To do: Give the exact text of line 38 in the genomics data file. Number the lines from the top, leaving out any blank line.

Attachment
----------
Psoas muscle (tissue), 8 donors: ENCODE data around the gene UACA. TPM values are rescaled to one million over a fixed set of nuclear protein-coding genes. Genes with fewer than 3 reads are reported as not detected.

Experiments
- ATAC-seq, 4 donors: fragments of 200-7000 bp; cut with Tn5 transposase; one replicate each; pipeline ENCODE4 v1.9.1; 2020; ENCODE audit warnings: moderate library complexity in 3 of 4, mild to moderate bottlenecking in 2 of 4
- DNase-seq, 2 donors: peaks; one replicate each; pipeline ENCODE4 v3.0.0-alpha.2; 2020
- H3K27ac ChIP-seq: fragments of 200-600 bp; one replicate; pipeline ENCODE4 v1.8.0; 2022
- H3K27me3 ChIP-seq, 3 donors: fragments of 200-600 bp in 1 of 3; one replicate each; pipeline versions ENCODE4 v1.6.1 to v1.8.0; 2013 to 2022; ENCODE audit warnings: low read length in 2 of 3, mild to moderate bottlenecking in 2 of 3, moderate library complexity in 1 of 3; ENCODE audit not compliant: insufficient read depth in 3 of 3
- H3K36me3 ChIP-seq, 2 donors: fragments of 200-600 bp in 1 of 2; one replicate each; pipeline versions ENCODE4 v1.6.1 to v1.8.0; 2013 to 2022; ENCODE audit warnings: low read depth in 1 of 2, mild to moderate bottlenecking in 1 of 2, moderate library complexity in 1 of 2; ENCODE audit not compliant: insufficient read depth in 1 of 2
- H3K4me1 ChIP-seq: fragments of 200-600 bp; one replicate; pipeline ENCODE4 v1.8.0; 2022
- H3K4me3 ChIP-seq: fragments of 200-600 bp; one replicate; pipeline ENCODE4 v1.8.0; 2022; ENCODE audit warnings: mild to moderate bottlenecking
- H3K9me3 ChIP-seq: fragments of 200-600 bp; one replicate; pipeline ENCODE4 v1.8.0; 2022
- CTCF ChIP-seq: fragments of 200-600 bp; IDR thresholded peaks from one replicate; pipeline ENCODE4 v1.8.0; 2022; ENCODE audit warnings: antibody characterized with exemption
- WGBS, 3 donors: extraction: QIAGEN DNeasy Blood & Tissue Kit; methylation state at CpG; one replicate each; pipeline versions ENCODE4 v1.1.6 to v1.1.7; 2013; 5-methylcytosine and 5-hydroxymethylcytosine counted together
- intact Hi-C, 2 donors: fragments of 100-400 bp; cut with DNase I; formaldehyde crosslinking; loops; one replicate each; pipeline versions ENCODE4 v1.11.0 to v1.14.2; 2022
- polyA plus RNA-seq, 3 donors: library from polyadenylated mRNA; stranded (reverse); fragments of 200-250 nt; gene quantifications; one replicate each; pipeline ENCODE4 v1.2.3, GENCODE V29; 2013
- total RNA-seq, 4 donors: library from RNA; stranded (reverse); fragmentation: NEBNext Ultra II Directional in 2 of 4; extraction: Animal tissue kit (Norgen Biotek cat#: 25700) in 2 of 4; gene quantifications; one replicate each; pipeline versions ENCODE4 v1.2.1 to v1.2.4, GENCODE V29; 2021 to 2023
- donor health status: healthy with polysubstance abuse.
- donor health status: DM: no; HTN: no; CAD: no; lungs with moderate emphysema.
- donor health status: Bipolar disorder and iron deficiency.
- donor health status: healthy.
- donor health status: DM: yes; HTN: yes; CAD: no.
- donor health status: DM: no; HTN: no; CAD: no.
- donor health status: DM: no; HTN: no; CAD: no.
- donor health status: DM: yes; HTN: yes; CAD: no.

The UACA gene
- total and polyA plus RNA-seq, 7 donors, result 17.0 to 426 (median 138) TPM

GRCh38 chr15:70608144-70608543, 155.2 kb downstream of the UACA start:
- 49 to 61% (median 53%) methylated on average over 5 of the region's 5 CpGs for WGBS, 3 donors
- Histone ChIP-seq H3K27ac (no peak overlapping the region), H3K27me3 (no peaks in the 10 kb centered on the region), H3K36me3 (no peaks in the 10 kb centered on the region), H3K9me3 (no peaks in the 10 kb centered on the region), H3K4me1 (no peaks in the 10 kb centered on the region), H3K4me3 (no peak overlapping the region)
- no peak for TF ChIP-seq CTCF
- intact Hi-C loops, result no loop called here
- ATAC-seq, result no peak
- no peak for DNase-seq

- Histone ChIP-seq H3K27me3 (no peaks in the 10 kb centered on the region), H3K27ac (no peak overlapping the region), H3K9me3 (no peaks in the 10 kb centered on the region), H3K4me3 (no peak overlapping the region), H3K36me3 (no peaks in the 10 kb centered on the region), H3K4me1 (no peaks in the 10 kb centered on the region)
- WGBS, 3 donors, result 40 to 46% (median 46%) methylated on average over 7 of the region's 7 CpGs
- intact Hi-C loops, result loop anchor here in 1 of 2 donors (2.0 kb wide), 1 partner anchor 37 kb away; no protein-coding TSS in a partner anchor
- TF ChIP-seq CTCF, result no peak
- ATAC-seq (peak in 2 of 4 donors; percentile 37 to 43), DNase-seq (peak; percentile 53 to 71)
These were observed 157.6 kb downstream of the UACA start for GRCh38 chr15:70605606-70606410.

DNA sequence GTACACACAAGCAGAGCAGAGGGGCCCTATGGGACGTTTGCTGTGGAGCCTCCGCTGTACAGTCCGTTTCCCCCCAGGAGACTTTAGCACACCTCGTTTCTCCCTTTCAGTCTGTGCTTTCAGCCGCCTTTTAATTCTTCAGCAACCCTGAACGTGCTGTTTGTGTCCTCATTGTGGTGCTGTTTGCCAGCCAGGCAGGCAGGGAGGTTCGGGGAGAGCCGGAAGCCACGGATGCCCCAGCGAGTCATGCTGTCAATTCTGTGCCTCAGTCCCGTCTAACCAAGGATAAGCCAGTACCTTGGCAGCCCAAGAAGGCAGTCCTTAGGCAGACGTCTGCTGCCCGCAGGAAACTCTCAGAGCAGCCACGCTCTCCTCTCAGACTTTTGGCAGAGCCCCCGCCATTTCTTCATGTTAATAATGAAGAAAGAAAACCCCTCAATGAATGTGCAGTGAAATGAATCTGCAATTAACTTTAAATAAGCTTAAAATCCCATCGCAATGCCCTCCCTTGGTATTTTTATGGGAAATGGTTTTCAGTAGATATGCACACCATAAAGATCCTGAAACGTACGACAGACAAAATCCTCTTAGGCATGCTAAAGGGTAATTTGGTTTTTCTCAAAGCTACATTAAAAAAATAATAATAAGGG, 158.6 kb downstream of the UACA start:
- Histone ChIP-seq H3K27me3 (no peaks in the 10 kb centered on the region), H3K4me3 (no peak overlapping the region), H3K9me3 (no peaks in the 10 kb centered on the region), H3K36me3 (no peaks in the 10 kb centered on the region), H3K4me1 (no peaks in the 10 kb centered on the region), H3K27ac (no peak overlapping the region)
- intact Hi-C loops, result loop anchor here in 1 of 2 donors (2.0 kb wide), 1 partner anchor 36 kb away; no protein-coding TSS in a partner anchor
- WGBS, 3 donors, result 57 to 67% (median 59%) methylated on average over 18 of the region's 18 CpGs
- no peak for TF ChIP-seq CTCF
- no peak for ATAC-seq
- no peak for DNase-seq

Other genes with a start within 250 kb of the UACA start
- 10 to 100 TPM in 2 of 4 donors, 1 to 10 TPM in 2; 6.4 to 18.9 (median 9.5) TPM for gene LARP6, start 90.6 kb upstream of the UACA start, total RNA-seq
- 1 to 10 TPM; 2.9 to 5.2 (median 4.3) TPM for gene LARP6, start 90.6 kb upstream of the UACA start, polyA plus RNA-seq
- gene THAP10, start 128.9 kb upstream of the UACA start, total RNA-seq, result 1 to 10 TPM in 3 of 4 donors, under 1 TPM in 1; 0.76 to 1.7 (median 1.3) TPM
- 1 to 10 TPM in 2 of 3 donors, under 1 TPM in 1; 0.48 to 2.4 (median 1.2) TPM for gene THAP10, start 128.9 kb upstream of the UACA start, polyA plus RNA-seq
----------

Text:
These were observed 157.6 kb downstream of the UACA start for GRCh38 chr15:70605606-70606410.